One Reason Your Rat Traps Aren't Working
No one wants rats in the barn, shed, cabin, or chicken coop. Maybe you never expected them, and suddenly there they are, eating your feed corn, scaring your kids, chewing on things you don't want to be chewed on. You know poisons can harm your own animals or cause other serious systemic environmental issues — so you buy a Goodnature™ A24 Rat and Mouse Trap, set it and then, nothing happens. Nothing.
So why is your rat trap not working? In our experience, this fundamental issue is a common culprit to tripping up trap success — it isn’t location, it isn’t bait, and it isn’t the trap. Its food competition!
Food Elimination for Rat Trap Success
Goodnature™ A24 Rat and Mouse Traps work by delivering a CO2 powered strike to a rodent when it sticks its head up into the trap looking for food. The trap is certified humane and death is instantaneous. But a rat that is well fed is unlikely to stick its head into the trap. Why should it? When corn, grains, or other abundant food sources are in the vicinity and in plain sight, rodents have little reason to look for a new meal.
For rat trap success, you must first try to eliminate competitive food sources. Food elimination is a crucial response to a rat trap not working. This is because rats, in particular, are known as being “neophobic”. This means they don’t like to try new things and in general are skeptical creatures.
A couple of easy solutions to eliminate food competition include keeping food sources in galvanized containers with secured lids (make sure the lids are very firmly anchored, rats are smart!), or removing food from the space completely for a short time.
If you throw food scraps on a mulch pile, stop doing that until your traps show that rats are indeed being killed. Clean up under any bird feeders and remove them until your traps show kills. Keep trash in a can with a secure or locked lid or weight the lid with bricks or heavy stones. Be scrupulous in removing every edible crumb and scrap or else your visiting pests will show little interest in your traps.
Make Rats Feel Comfortable with Your Traps
If your traps aren't working, and you have not yet eliminated all other sources of food, don't feel like you've failed. Rats are acutely aware of changes to their environment and will avoid new objects until they become familiar with them. Letting your rats get comfortable with traps in the vicinity of their food source is not a bad idea, and once you remove all the easy sources of food, they will ideally search for a new food source.
Another aspect of making rats comfortable with your traps is trap placement. Make sure you place your traps properly. Rats like to run along the base of walls because it gives them added protection on one side. Additionally, their whiskers help them navigate in the dark, so when they run along walls they only have to focus on what is straight ahead and what is to one side. Placing your trap near a wall base may be helpful in structural trapping locations.
If you make rats comfortable with your traps around an easy source of food, then remove the easy meal, you may be shocked at how many you catch. You can eliminate a large number of rats this way in a single night.
Eliminate Other Entry Points Around Infestations
Many people don't realize that some rats can run along tree branches onto the roof of a chicken coop or barn. Take a good look at your structure and the trees and shrubs around it. Are there branches touching the roof? Prune them. Remove protective shrubbery around these structures, and plug obvious cracks and holes where rodents can gain easy entry.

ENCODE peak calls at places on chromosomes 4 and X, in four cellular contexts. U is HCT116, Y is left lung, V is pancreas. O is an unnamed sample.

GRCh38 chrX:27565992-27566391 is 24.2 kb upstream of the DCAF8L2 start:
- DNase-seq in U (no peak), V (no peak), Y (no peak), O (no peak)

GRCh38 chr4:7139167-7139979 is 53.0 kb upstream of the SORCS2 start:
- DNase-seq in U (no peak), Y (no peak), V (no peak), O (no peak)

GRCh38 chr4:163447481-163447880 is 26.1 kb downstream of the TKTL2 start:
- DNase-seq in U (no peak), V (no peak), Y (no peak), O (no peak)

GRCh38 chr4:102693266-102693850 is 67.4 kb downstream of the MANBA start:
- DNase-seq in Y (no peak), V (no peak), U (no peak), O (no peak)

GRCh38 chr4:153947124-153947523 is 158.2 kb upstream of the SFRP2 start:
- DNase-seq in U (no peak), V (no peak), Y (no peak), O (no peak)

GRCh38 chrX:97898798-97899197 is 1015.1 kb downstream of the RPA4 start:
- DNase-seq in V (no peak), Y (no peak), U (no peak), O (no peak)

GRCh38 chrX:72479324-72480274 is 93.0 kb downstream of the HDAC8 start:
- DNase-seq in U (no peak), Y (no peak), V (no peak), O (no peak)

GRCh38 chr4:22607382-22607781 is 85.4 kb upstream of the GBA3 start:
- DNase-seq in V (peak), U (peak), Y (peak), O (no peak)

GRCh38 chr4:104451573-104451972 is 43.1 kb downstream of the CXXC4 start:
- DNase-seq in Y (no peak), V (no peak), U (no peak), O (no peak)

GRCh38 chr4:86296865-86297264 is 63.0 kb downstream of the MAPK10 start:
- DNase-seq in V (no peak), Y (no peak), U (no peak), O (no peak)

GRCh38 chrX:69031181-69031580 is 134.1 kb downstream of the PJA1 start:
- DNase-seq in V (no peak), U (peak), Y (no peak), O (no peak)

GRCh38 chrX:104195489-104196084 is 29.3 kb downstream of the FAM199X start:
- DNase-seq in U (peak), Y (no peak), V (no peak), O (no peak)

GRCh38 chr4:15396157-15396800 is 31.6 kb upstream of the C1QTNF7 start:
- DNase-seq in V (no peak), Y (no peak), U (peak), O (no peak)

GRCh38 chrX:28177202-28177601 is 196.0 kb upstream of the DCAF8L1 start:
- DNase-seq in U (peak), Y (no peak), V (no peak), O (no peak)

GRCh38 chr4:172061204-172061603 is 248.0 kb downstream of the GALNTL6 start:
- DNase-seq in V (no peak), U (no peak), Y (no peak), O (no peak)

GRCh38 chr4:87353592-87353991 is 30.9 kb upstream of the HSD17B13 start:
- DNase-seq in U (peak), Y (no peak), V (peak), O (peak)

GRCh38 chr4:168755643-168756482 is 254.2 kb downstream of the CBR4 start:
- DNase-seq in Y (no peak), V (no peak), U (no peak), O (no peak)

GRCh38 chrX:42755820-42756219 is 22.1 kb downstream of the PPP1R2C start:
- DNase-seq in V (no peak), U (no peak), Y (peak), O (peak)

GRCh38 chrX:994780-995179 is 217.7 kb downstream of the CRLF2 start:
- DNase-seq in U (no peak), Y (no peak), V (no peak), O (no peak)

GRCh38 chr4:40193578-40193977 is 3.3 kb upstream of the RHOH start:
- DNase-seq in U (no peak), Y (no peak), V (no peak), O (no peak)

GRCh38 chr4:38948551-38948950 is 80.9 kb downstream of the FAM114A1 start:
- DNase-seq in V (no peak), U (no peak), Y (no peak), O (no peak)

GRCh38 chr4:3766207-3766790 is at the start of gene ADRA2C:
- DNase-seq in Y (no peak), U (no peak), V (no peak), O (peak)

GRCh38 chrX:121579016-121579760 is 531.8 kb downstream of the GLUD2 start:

If you get rats running around a dumpster area, keep that area clean and free of plants and debris once you acclimate the rats to your traps.
Remove Dead Rats Safely
Scavengers will generally remove dead rats from an animal barn or outdoor structure, but that doesn't mean you will never find a dead rat. Rats carry disease, and they can be plagued by ticks and fleas that also carry disease, so do not touch a dead rat with your bare hands.
Always use disposable plastic gloves when touching a dead rat. Place the rat in a sealed disposable bag. Remove the gloves and dispose of them in the same way. Dispose of both bags in the trash, then wash your hands thoroughly.
Another issue is rat feces, which can also carry disease. In parts of the desert Southwest, a number of people have, in recent years, come down with very serious viral illnesses after sweeping out a barn, cellar, or shed that was soiled by rat urine and feces as well as dust.
When cleaning out spaces you suspect may be soiled with rat feces, wear a mask and disposable gloves and make an effort not to kick up a lot of dust. If you can use a shop vac with a disposable liner instead of a broom and dustpan, all the better.
Why The Goodnature™ A24 Rat and Mouse Trap Is Better Than Poison
In many parts of the U.S., rat poison is illegal, and for good reasons. Family pets like dogs and cats can get into poison; so can protected animals like raptors, songbirds, and big cats. Rat poison can leach into water tables, or runoff into streams and rivers, infecting the water supply. Children can get into food tainted with rat poison.
Worse, rat poison is inhumane. Animals die slowly and horribly when poisoned. They crawl off to die behind walls and in other inaccessible places, where they slowly decay and share the smell of that decay with people who come near.
The Goodnature™ A24 Rat and Mouse Trap delivers a clean, instant kill, toxin-free, over and over again. The rat does not suffer. Its body is recycled through the digestive systems of scavenger animals and then returns to the environment in their scat without infecting you, your family, or your pets.
By cleverly eliminating food competition and placing your Goodnature™ A24 Rat and Mouse Traps effectively, you can solve your rat problem quickly, humanely, and with a minimum of distasteful interaction with rodents.